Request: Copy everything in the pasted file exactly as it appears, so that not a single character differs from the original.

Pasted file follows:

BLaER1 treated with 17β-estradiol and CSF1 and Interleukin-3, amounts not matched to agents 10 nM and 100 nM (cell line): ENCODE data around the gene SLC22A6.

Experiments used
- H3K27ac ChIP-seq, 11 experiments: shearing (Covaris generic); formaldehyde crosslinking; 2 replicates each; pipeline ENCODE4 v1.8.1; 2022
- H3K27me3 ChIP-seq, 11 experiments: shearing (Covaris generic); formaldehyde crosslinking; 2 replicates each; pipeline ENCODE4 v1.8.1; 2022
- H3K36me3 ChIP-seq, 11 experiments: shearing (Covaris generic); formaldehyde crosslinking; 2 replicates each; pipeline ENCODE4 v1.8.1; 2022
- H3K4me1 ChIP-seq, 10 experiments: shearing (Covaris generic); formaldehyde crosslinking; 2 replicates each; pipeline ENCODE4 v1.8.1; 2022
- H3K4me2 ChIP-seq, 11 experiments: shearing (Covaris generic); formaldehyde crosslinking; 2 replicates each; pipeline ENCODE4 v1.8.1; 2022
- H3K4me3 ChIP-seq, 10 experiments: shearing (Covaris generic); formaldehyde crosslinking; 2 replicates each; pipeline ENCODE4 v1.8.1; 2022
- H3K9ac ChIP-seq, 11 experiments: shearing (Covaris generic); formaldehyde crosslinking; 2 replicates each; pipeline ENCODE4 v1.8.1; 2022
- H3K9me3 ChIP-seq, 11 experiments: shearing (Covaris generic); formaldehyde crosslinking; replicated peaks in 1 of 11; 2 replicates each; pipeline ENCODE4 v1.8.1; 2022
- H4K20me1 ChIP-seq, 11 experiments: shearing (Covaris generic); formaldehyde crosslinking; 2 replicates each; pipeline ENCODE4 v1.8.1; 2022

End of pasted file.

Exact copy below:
BLaER1 treated with 17β-estradiol and CSF1 and Interleukin-3, amounts not matched to agents 10 nM and 100 nM (cell line): ENCODE data around the gene SLC22A6.

Experiments used
- H3K27ac ChIP-seq, 11 experiments: shearing (Covaris generic); formaldehyde crosslinking; 2 replicates each; pipeline ENCODE4 v1.8.1; 2022
- H3K27me3 ChIP-seq, 11 experiments: shearing (Covaris generic); formaldehyde crosslinking; 2 replicates each; pipeline ENCODE4 v1.8.1; 2022
- H3K36me3 ChIP-seq, 11 experiments: shearing (Covaris generic); formaldehyde crosslinking; 2 replicates each; pipeline ENCODE4 v1.8.1; 2022
- H3K4me1 ChIP-seq, 10 experiments: shearing (Covaris generic); formaldehyde crosslinking; 2 replicates each; pipeline ENCODE4 v1.8.1; 2022
- H3K4me2 ChIP-seq, 11 experiments: shearing (Covaris generic); formaldehyde crosslinking; 2 replicates each; pipeline ENCODE4 v1.8.1; 2022
- H3K4me3 ChIP-seq, 10 experiments: shearing (Covaris generic); formaldehyde crosslinking; 2 replicates each; pipeline ENCODE4 v1.8.1; 2022
- H3K9ac ChIP-seq, 11 experiments: shearing (Covaris generic); formaldehyde crosslinking; 2 replicates each; pipeline ENCODE4 v1.8.1; 2022
- H3K9me3 ChIP-seq, 11 experiments: shearing (Covaris generic); formaldehyde crosslinking; replicated peaks in 1 of 11; 2 replicates each; pipeline ENCODE4 v1.8.1; 2022
- H4K20me1 ChIP-seq, 11 experiments: shearing (Covaris generic); formaldehyde crosslinking; 2 replicates each; pipeline ENCODE4 v1.8.1; 2022